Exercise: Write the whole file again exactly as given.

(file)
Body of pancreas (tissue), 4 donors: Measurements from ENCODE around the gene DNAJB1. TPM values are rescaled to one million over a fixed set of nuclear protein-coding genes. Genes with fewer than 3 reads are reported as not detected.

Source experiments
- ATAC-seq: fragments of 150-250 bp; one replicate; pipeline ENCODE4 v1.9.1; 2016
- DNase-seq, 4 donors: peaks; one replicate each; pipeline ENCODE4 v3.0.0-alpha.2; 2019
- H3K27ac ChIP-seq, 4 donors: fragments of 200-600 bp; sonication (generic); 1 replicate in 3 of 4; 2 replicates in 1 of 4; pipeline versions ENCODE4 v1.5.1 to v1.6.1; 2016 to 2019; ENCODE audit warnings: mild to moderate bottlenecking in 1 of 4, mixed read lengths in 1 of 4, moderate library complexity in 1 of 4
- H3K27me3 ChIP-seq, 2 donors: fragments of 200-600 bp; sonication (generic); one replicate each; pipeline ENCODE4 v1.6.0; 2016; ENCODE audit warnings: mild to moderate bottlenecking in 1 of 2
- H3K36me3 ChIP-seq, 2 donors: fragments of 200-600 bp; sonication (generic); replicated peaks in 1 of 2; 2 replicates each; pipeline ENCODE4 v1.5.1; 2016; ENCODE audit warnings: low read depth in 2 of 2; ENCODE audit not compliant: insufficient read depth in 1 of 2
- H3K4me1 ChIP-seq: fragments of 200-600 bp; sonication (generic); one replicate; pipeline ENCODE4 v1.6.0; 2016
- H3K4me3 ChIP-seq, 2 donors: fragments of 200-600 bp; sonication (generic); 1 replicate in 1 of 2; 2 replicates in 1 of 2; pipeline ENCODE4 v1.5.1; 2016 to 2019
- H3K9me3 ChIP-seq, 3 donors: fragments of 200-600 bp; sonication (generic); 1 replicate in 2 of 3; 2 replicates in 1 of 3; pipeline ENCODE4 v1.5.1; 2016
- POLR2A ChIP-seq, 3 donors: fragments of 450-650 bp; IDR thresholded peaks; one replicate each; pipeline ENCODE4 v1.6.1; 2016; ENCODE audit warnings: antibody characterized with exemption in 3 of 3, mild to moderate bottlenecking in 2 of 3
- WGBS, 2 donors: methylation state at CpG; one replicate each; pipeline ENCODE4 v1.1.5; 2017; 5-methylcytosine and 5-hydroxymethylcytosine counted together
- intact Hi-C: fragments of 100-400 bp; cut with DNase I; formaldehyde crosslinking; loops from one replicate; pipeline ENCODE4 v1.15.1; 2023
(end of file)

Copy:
Body of pancreas (tissue), 4 donors: Measurements from ENCODE around the gene DNAJB1. TPM values are rescaled to one million over a fixed set of nuclear protein-coding genes. Genes with fewer than 3 reads are reported as not detected.

Source experiments
- ATAC-seq: fragments of 150-250 bp; one replicate; pipeline ENCODE4 v1.9.1; 2016
- DNase-seq, 4 donors: peaks; one replicate each; pipeline ENCODE4 v3.0.0-alpha.2; 2019
- H3K27ac ChIP-seq, 4 donors: fragments of 200-600 bp; sonication (generic); 1 replicate in 3 of 4; 2 replicates in 1 of 4; pipeline versions ENCODE4 v1.5.1 to v1.6.1; 2016 to 2019; ENCODE audit warnings: mild to moderate bottlenecking in 1 of 4, mixed read lengths in 1 of 4, moderate library complexity in 1 of 4
- H3K27me3 ChIP-seq, 2 donors: fragments of 200-600 bp; sonication (generic); one replicate each; pipeline ENCODE4 v1.6.0; 2016; ENCODE audit warnings: mild to moderate bottlenecking in 1 of 2
- H3K36me3 ChIP-seq, 2 donors: fragments of 200-600 bp; sonication (generic); replicated peaks in 1 of 2; 2 replicates each; pipeline ENCODE4 v1.5.1; 2016; ENCODE audit warnings: low read depth in 2 of 2; ENCODE audit not compliant: insufficient read depth in 1 of 2
- H3K4me1 ChIP-seq: fragments of 200-600 bp; sonication (generic); one replicate; pipeline ENCODE4 v1.6.0; 2016
- H3K4me3 ChIP-seq, 2 donors: fragments of 200-600 bp; sonication (generic); 1 replicate in 1 of 2; 2 replicates in 1 of 2; pipeline ENCODE4 v1.5.1; 2016 to 2019
- H3K9me3 ChIP-seq, 3 donors: fragments of 200-600 bp; sonication (generic); 1 replicate in 2 of 3; 2 replicates in 1 of 3; pipeline ENCODE4 v1.5.1; 2016
- POLR2A ChIP-seq, 3 donors: fragments of 450-650 bp; IDR thresholded peaks; one replicate each; pipeline ENCODE4 v1.6.1; 2016; ENCODE audit warnings: antibody characterized with exemption in 3 of 3, mild to moderate bottlenecking in 2 of 3
- WGBS, 2 donors: methylation state at CpG; one replicate each; pipeline ENCODE4 v1.1.5; 2017; 5-methylcytosine and 5-hydroxymethylcytosine counted together
- intact Hi-C: fragments of 100-400 bp; cut with DNase I; formaldehyde crosslinking; loops from one replicate; pipeline ENCODE4 v1.15.1; 2023